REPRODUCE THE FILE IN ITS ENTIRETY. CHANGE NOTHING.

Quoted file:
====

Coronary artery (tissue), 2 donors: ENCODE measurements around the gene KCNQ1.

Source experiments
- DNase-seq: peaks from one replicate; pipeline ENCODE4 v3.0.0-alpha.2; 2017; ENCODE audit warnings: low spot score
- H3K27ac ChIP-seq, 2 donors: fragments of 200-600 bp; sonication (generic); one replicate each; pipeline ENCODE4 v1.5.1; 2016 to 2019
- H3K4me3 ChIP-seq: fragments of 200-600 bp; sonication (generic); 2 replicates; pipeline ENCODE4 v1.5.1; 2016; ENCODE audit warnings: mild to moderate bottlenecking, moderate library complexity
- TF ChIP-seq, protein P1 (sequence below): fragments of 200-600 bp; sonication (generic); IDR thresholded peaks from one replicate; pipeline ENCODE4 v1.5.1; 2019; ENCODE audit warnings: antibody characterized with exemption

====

Coronary artery (tissue), 2 donors: ENCODE measurements around the gene KCNQ1.

Source experiments
- DNase-seq: peaks from one replicate; pipeline ENCODE4 v3.0.0-alpha.2; 2017; ENCODE audit warnings: low spot score
- H3K27ac ChIP-seq, 2 donors: fragments of 200-600 bp; sonication (generic); one replicate each; pipeline ENCODE4 v1.5.1; 2016 to 2019
- H3K4me3 ChIP-seq: fragments of 200-600 bp; sonication (generic); 2 replicates; pipeline ENCODE4 v1.5.1; 2016; ENCODE audit warnings: mild to moderate bottlenecking, moderate library complexity
- TF ChIP-seq, protein P1 (sequence below): fragments of 200-600 bp; sonication (generic); IDR thresholded peaks from one replicate; pipeline ENCODE4 v1.5.1; 2019; ENCODE audit warnings: antibody characterized with exemption